Journalist and filmmaker Roxy Rezvany began her Nicer Tuesdays talk last month by explaining her creative journey. Roxy grew up “loving art and stories and films but I never went to film school,” she says. Despite this, her career in the creative industry has developed through “jobbing” and the result is a personable approach to the work she makes, leading on to her most recent film Little Pyongyang.
The documentary, which has a heavy focus on design and aesthetics to channel a narrative, tells the story of the North Korean diaspora living in New Malden, London. Motivated by feeling a responsibility to be truthful to the people she’s working with via film, Roxy’s created an intimate documentary which portrays an honest and intimate portrait of North Koreans.
In her in-depth talk, Roxy took the audience through the many challenges she overcame in the making, and the exciting response and conversations the film has stirred.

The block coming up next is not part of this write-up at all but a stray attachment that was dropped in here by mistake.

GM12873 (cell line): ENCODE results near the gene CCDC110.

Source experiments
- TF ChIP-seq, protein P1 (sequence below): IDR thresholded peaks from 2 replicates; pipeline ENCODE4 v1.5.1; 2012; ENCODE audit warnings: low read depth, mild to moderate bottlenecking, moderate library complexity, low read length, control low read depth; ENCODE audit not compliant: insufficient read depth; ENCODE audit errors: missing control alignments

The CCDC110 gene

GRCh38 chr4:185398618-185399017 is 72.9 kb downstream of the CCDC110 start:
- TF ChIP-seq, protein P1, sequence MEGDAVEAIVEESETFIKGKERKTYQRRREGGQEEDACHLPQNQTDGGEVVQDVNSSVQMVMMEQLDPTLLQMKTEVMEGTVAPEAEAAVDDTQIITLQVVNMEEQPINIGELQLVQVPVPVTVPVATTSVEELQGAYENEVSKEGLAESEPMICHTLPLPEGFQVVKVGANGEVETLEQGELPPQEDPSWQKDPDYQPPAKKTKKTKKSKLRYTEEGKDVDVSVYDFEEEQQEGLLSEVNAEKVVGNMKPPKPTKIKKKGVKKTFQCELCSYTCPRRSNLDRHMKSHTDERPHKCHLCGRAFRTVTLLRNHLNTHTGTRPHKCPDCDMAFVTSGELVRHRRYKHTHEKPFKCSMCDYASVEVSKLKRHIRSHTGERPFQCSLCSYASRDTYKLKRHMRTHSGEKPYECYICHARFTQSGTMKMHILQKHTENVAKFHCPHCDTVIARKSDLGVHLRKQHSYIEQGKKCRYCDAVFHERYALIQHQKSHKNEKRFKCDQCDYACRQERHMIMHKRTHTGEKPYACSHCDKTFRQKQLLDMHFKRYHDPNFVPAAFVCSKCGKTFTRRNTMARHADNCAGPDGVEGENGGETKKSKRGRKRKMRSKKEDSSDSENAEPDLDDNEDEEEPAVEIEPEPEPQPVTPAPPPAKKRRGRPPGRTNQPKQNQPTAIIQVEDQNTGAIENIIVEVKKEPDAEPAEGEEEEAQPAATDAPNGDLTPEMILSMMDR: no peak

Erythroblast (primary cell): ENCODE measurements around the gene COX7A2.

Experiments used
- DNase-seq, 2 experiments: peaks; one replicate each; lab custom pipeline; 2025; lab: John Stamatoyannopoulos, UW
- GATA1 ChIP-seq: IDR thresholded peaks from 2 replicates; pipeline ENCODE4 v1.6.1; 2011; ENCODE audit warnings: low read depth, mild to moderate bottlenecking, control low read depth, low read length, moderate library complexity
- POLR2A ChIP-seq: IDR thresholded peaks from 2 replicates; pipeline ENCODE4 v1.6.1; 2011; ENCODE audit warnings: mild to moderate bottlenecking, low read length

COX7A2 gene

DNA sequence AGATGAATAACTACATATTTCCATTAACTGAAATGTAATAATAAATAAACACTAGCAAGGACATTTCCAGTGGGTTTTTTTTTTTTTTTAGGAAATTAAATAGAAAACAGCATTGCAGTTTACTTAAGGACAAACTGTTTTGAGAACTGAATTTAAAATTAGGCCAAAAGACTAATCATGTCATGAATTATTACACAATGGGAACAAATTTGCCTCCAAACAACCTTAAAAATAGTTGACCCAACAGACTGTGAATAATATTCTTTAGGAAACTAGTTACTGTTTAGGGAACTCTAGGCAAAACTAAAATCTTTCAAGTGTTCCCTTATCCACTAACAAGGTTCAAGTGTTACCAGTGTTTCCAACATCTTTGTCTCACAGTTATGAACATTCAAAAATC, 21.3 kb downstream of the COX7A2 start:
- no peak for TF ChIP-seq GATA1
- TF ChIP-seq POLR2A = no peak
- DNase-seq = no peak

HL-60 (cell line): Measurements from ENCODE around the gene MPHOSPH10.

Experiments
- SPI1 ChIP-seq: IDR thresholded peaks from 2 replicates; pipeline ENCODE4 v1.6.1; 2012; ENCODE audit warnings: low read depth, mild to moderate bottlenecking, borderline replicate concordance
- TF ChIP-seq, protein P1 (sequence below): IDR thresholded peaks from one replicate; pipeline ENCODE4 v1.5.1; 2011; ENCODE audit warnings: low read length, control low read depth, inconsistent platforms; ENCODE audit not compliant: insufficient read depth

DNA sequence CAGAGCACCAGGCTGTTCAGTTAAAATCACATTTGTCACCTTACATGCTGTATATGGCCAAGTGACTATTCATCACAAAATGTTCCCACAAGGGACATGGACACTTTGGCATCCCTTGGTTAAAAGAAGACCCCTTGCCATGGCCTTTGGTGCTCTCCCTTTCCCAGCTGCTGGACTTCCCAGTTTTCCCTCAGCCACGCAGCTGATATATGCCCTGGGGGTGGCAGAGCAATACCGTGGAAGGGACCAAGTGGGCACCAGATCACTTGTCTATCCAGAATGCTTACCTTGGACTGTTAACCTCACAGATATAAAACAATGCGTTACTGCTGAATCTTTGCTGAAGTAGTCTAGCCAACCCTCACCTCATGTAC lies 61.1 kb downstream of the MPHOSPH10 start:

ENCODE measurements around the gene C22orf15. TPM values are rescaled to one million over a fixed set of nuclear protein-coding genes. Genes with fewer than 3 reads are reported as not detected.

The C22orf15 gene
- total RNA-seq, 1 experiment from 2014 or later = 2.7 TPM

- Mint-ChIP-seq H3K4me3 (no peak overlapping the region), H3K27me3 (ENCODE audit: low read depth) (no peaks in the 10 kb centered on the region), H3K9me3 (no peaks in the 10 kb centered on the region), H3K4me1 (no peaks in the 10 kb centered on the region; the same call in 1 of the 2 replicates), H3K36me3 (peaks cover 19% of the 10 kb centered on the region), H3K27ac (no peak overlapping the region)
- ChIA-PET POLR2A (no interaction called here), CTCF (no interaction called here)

- Protests, cute culture and the UK’s fruit market: Suzy Chan on her innovative design practice
- Multi-disciplinary artist Samuel Burgess Johnson on his work for The 1975
- Amanda Baldwin translates everyday objects into fine art reflections of society
- Animator and illustrator Anna Katalin Lovrity works with “brave and rough shapes”
- Charles-Henry Bédué photographs the intimacy and mystery of family homes
- Erik Brandt releases his final Ficciones Typografika as a book documenting the project’s entirety
- Photographer Ryan Duffin embraces the quirks of his subjects and the outtakes of life
- Q is the world’s first genderless voice hoping to eradicate gender bias in technology
- How and when do you shut down your studio? Carly Ayres on the decision to close HAWRAF
- Alexis Jamet's animations are warm, nostalgic and beautiful in their simplicity
- KFC's latest ad reminds you it's not AFC, BFC, or even CFC